human!samulet

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The fight for access to clean water is far from over and the media need to make sure it’s covered every step of the way. 

It occurs to me that as much as “humans are the scary ones” fits sometimes, if you look at it another way, humans might seem like the absurdly friendly or curious ones.

I mean, who looked at an elephant, gigantic creature thoroughly capable of killing someone if it has to, and thought “I’m gonna ride on that thing!”?

And put a human near any canine predator and there’s a strong chance of said human yelling “PUPPY!” and initiating playful interaction with it.

And what about the people who look at whales, bigger than basically everything else, and decide “I’m gonna swim with our splashy danger friends!”

Heck, for all we know, humans might run into the scariest, toughest aliens out there and say “Heck with it. I’m gonna hug ‘em.”

“Why?!”

“I dunno. I gotta hug 'em.”

And it’s like the first friendly interaction the species has had in forever so suddenly humanity has a bunch of big scary friends.

eurekalert.org
Monkey speak: Macaques have the anatomy, not the brain, for human speech
"If a species as old as a macaque has a vocal tract capable of speech, then we really need to find the reason that this didn't translate for later primates into the kind of speech sounds that humans produce," she said. "I think that means we're in for some exciting new answers soon."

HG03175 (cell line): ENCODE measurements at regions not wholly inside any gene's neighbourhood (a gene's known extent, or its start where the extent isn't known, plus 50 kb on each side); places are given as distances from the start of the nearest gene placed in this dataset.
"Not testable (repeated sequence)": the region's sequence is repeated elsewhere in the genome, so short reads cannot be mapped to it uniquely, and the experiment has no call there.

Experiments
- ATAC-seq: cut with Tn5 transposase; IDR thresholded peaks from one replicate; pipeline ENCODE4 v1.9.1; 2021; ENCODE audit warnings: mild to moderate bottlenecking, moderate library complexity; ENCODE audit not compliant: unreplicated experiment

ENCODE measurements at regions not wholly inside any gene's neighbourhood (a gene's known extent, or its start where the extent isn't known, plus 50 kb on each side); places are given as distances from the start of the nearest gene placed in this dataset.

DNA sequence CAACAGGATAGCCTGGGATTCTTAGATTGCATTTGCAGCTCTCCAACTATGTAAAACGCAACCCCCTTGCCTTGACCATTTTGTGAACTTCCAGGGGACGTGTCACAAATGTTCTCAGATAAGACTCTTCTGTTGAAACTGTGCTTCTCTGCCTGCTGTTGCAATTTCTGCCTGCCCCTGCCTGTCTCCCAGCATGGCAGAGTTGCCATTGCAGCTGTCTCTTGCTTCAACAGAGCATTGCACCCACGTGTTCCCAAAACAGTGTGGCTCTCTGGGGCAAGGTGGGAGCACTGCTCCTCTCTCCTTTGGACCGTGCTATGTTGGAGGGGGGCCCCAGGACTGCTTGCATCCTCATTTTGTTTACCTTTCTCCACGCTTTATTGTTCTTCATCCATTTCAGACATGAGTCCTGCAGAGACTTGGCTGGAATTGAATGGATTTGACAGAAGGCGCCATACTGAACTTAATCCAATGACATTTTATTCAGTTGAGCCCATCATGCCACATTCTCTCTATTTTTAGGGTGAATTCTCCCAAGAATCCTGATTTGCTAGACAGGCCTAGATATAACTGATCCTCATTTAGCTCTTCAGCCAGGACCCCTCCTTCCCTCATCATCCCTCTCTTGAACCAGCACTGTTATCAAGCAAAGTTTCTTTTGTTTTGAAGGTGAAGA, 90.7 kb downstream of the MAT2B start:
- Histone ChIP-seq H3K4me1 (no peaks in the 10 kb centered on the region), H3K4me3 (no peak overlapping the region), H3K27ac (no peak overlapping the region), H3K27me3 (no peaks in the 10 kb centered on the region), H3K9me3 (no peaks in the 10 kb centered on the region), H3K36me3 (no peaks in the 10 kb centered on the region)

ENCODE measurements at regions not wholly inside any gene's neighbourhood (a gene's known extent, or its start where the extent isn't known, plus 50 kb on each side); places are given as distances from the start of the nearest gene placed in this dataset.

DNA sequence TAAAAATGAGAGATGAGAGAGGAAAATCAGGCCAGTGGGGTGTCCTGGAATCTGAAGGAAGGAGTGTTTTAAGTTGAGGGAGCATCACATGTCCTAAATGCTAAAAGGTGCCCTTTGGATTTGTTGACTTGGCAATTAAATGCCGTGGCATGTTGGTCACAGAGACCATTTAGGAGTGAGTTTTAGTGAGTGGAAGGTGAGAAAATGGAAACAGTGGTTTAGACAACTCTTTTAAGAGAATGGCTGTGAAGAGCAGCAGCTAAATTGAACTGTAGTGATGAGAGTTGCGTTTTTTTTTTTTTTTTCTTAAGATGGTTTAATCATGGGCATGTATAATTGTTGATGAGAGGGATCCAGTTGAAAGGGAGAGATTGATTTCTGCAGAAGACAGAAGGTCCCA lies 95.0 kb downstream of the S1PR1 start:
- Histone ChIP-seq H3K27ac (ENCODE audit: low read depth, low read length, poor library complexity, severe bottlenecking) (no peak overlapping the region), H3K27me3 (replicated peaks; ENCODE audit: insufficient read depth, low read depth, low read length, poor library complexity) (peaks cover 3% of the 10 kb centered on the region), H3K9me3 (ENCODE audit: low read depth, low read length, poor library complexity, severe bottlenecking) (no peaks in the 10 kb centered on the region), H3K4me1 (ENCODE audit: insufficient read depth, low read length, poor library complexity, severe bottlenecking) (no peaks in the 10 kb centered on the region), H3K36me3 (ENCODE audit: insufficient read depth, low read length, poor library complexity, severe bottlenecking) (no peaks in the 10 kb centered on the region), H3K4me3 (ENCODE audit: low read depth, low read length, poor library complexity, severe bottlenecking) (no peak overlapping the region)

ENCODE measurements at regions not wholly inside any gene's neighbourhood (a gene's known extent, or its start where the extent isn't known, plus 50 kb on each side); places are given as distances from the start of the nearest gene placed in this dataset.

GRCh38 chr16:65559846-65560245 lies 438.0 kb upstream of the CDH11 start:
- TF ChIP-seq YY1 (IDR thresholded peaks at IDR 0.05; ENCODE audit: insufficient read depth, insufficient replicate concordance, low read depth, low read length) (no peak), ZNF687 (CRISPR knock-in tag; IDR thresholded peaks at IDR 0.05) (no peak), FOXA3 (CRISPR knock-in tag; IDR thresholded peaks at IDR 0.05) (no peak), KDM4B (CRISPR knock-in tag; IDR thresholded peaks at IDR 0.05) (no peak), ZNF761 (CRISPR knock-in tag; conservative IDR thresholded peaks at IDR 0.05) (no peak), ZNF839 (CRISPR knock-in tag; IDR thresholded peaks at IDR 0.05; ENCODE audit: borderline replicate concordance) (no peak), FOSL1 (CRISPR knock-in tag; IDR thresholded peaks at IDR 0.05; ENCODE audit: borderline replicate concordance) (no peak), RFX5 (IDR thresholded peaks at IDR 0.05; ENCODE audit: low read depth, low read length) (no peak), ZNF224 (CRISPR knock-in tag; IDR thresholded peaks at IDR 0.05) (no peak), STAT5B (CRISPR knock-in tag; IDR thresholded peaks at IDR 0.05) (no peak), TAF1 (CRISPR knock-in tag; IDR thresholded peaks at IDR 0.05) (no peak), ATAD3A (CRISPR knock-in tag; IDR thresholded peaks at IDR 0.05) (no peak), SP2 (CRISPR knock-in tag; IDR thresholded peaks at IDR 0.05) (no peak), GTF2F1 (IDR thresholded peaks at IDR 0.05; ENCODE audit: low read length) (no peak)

Monkeys known as macaques possess the vocal anatomy to produce “clearly intelligible” human speech but lack the brain circuitry to do so, according to new research.

The findings – which could apply to other African and Asian primates known as Old World monkeys – suggest that human speech stems mainly from the unique evolution and construction of our brains, and is not linked to vocalization-related anatomical differences between humans and primates, the researchers reported Dec. 9 in the journal Science Advances.

Co-corresponding author Asif Ghazanfar, a Princeton University professor of psychology and the Princeton Neuroscience Institute, said that scientists across many disciplines have long debated if – and to what extent – differences between the human and primate vocal anatomy allow people to speak but not monkeys and apes.

“Now nobody can say that it’s something about the vocal anatomy that keeps monkeys from being able to speak – it has to be something in the brain. Even if this finding only applies to macaque monkeys, it would still debunk the idea that it’s the anatomy that limits speech in nonhumans,” Ghazanfar said. “Now, the interesting question is, what is it in the human brain that makes it special?”

Continue Reading.

Stayed up super late making this for @fuckyeahkasumisty​. I tried really hard on it, and a wonderful friend of mine helped me draw Finn because god knows I can’t draw him at all for some reason… But I just really hope that this could brighten your day up even by a little bit.